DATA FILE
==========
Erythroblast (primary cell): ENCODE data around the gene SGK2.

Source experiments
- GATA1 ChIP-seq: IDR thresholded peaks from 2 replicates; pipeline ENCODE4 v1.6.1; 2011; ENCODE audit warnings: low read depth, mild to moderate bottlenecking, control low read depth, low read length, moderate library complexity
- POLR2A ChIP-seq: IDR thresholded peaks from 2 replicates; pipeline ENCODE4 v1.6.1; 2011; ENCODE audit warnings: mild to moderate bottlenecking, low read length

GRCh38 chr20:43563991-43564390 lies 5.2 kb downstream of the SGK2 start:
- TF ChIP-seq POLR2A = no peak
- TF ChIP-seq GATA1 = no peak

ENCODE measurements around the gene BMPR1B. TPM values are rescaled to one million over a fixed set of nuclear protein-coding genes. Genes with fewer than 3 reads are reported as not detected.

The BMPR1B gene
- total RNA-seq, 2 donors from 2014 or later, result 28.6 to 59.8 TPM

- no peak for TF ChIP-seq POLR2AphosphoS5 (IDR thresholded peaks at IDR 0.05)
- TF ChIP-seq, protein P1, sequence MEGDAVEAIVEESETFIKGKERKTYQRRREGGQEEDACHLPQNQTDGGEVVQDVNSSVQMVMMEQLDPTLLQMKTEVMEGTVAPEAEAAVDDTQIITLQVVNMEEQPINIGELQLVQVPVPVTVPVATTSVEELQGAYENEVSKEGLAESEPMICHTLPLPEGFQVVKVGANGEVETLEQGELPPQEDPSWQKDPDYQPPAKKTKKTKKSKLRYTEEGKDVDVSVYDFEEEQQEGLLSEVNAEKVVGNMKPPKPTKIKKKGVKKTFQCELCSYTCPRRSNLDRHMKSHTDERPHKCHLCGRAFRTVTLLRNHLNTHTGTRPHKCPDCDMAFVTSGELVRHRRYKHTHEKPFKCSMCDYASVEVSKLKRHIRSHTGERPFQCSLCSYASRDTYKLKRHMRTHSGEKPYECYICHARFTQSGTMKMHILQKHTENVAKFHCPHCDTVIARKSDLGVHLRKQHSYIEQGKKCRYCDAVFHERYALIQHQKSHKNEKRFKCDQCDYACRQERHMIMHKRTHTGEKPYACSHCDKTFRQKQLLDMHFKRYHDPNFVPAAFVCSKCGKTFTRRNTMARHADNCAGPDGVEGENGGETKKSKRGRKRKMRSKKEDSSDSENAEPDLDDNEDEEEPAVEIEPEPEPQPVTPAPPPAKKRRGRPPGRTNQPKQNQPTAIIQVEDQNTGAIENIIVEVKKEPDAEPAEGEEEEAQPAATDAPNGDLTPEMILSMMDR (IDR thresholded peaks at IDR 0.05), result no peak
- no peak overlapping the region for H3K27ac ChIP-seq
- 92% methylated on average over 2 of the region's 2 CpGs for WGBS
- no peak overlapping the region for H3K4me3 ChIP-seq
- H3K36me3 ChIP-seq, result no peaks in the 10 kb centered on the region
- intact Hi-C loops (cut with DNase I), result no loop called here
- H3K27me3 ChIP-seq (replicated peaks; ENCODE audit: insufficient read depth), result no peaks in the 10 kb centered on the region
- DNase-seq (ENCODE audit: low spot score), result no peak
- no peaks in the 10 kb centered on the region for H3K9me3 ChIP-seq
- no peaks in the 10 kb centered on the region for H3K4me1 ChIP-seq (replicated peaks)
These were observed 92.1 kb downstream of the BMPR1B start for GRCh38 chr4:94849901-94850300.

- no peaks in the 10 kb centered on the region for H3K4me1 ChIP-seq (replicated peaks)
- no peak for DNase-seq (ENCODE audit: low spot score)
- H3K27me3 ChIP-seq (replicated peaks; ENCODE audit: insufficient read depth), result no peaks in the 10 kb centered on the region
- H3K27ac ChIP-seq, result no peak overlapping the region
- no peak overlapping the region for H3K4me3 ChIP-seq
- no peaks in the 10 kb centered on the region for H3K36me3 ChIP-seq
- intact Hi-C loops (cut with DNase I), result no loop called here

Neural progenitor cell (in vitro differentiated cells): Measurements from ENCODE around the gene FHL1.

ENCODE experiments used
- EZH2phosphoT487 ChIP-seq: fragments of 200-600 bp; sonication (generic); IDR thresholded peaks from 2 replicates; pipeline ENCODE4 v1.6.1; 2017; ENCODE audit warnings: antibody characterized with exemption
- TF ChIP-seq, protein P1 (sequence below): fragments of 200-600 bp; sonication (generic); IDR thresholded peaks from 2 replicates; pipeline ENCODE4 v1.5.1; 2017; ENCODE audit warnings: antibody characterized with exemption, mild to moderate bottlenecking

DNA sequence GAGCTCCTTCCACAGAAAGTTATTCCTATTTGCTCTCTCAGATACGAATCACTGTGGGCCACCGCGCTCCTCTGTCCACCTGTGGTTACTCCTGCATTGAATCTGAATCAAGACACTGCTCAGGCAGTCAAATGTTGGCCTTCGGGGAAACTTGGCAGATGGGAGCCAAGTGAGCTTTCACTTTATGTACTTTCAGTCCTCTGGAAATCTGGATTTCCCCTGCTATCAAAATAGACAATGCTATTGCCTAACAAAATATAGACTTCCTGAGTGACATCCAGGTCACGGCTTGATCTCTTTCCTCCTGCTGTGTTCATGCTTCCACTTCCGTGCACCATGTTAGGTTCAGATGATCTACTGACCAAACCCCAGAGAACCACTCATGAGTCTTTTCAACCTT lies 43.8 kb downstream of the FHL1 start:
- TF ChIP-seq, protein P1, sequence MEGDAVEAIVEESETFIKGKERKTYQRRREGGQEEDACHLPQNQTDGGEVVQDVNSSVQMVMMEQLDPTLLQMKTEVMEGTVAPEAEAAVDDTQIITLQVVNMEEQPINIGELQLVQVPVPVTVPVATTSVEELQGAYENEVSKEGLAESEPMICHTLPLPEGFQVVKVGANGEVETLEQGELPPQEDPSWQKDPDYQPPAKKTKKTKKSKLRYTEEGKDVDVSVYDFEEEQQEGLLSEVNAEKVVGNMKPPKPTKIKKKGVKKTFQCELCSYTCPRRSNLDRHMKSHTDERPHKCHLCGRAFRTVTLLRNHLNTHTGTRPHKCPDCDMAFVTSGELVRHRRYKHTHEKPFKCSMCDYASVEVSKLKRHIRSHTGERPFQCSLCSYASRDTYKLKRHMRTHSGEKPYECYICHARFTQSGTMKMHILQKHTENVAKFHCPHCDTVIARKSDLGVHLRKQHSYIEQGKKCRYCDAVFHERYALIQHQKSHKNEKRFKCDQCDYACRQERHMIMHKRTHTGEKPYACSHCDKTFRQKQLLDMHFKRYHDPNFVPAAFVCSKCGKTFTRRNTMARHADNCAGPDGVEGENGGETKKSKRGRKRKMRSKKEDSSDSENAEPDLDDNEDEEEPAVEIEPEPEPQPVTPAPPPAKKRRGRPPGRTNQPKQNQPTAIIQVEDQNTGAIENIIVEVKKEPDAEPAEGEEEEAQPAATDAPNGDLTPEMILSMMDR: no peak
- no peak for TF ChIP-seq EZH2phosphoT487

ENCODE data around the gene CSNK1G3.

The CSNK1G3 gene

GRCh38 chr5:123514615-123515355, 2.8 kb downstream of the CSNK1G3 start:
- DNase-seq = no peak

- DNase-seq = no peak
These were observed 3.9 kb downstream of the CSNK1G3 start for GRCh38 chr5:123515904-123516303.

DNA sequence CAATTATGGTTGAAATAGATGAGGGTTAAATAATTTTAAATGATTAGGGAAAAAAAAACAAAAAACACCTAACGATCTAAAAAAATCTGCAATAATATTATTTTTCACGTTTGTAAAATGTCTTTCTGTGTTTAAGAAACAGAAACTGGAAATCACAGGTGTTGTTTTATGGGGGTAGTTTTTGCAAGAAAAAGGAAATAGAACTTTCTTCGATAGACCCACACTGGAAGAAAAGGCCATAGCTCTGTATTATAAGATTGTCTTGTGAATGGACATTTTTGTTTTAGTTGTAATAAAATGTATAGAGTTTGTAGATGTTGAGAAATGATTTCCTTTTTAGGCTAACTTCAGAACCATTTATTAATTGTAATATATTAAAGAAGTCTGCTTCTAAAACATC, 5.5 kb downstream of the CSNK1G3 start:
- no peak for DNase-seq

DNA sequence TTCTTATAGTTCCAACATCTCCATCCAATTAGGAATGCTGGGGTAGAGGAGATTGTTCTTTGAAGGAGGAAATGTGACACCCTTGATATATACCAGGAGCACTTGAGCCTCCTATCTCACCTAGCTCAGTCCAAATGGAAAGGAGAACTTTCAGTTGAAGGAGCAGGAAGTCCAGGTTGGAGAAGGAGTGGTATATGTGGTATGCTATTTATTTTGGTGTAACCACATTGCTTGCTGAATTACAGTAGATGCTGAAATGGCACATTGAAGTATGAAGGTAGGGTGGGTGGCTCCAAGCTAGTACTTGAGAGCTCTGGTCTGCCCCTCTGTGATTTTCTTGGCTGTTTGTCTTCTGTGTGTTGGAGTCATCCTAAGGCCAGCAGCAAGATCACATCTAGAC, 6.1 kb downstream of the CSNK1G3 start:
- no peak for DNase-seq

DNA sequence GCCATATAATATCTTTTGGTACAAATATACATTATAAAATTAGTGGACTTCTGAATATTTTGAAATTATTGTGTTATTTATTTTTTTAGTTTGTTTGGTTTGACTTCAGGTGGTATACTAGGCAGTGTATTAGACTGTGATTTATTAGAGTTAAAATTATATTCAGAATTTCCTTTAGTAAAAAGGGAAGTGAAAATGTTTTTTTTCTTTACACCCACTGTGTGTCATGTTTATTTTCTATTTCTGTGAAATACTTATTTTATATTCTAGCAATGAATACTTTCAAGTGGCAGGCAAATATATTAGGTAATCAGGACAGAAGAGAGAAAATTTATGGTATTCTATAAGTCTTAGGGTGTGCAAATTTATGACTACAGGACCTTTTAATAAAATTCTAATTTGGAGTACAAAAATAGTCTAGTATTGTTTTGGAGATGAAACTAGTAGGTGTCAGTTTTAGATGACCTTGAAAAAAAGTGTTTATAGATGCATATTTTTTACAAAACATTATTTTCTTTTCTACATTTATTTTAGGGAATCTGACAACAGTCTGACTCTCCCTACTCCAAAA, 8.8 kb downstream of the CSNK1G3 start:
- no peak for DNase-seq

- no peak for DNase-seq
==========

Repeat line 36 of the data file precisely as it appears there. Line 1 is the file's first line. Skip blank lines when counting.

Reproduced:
- no peak for TF ChIP-seq EZH2phosphoT487